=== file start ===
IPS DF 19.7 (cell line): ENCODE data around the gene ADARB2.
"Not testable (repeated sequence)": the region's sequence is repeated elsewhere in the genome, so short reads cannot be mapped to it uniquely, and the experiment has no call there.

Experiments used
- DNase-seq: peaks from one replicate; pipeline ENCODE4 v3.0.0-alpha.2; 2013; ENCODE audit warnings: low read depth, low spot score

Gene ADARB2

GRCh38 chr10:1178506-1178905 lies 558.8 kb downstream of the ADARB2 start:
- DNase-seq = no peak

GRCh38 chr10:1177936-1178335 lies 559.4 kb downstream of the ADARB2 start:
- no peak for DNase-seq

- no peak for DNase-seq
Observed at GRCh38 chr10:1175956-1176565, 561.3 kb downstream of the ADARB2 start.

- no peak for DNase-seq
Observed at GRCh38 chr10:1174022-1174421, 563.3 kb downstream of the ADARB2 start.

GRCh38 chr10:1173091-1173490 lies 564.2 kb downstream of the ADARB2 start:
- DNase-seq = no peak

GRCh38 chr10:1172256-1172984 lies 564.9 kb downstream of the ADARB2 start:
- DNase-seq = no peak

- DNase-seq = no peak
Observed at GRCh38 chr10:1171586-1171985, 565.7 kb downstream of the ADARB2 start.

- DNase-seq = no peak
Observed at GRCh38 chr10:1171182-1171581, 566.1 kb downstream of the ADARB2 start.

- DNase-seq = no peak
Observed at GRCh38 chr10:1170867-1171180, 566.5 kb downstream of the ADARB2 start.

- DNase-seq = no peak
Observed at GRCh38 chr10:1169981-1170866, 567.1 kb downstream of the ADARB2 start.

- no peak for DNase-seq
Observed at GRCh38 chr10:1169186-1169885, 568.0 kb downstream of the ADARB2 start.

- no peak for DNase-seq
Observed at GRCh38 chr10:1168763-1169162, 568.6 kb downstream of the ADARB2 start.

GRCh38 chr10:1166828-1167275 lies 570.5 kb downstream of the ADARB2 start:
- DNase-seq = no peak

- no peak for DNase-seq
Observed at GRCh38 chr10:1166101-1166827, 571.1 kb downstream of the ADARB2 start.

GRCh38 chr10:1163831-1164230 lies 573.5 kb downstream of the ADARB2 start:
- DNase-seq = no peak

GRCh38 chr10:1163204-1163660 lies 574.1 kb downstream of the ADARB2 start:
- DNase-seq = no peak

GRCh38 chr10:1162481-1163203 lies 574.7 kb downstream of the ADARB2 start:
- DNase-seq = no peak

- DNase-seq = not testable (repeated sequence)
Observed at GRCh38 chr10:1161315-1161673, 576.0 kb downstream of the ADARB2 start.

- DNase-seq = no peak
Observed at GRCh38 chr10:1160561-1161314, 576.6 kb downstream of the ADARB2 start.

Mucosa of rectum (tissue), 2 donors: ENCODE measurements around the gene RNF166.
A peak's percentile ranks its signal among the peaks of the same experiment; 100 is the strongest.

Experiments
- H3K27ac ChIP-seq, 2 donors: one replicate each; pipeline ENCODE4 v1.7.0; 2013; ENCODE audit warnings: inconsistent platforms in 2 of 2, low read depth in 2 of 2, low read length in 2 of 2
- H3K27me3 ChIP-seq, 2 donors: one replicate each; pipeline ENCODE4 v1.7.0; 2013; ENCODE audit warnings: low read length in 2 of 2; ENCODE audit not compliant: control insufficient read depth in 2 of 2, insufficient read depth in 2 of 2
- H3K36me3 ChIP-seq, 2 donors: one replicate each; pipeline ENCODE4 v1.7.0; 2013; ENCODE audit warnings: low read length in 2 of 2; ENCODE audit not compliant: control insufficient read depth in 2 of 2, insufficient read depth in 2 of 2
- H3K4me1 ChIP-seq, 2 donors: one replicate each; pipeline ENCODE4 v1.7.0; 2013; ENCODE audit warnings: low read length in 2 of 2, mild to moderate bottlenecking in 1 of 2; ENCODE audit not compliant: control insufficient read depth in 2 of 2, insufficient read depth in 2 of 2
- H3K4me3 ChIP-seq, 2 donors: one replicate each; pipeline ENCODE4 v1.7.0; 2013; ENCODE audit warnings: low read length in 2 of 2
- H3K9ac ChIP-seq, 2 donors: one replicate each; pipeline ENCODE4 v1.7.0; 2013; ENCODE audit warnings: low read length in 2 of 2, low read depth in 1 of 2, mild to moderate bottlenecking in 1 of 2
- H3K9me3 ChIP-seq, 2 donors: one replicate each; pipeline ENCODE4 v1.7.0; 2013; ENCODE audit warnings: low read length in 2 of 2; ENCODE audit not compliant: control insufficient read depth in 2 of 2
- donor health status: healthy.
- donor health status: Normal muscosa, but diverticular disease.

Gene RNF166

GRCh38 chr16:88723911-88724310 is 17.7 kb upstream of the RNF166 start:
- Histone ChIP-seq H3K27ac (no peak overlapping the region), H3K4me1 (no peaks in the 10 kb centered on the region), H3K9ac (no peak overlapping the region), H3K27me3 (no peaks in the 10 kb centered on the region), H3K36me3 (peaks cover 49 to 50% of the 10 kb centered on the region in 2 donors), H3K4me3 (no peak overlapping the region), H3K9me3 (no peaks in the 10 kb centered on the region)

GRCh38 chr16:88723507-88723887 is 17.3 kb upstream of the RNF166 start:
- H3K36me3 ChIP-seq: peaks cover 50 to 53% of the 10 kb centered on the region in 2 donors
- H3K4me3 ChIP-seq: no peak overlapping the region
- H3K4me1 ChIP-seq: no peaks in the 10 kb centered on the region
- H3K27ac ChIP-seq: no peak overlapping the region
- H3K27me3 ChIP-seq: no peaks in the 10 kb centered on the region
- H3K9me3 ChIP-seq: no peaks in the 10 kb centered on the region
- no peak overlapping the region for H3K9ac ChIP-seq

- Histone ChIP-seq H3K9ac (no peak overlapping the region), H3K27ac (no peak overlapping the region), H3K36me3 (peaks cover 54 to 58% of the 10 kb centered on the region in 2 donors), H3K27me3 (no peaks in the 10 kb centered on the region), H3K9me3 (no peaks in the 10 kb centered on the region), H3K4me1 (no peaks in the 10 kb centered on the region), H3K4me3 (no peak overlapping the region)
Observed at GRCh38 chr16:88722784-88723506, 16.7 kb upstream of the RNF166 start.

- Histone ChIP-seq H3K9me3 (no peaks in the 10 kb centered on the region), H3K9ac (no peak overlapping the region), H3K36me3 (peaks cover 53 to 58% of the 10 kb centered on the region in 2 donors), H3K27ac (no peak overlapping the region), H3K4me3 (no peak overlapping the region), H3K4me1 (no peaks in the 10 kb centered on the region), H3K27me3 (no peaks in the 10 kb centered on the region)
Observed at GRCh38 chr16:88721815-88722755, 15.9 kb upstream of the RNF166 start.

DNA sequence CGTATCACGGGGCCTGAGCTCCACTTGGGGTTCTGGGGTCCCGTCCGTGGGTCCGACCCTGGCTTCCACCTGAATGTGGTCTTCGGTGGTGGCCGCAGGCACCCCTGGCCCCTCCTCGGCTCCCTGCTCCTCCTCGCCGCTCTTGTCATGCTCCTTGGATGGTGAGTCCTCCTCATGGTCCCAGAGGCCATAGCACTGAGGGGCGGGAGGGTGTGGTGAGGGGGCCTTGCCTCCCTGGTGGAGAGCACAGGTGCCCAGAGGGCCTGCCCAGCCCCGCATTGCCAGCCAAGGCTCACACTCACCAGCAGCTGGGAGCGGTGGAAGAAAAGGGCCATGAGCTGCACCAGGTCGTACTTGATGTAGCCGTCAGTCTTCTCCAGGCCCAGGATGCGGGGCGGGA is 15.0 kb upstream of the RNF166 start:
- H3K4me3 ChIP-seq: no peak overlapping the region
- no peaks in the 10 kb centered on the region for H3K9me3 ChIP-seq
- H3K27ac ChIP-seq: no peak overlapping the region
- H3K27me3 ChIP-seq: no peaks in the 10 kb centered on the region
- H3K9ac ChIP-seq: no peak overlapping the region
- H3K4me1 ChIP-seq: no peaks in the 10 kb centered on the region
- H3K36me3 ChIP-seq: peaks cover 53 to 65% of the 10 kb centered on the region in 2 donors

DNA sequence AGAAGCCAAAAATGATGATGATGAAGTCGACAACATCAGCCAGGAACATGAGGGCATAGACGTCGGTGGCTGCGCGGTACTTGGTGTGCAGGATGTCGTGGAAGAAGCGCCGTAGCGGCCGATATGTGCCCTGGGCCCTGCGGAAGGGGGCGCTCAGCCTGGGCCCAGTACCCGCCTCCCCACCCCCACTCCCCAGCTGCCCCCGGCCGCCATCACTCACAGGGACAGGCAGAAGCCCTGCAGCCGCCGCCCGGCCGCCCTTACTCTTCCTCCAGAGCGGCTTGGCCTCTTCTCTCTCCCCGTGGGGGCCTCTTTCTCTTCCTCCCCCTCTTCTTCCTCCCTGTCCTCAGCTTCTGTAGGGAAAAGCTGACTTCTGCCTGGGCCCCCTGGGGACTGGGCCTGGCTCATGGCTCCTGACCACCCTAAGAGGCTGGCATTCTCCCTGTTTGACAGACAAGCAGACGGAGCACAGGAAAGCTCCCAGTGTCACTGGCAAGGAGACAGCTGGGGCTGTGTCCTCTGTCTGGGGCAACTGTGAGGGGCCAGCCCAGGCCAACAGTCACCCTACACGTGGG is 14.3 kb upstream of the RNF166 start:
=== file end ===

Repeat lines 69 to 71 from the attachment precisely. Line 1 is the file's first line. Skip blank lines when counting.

- Histone ChIP-seq H3K9me3 (no peaks in the 10 kb centered on the region), H3K9ac (no peak overlapping the region), H3K36me3 (peaks cover 53 to 58% of the 10 kb centered on the region in 2 donors), H3K27ac (no peak overlapping the region), H3K4me3 (no peak overlapping the region), H3K4me1 (no peaks in the 10 kb centered on the region), H3K27me3 (no peaks in the 10 kb centered on the region)
Observed at GRCh38 chr16:88721815-88722755, 15.9 kb upstream of the RNF166 start.

DNA sequence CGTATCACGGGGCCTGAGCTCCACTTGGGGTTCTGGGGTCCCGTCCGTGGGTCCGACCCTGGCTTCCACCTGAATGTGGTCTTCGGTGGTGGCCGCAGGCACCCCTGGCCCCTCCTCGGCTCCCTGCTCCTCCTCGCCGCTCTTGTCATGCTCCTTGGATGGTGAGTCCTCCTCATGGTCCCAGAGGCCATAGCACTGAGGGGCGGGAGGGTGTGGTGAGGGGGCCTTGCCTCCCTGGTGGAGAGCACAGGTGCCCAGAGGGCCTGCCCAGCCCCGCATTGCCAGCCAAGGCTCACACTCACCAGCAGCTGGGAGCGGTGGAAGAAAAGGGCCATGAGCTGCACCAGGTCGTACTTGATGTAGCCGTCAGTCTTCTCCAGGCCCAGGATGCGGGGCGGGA is 15.0 kb upstream of the RNF166 start: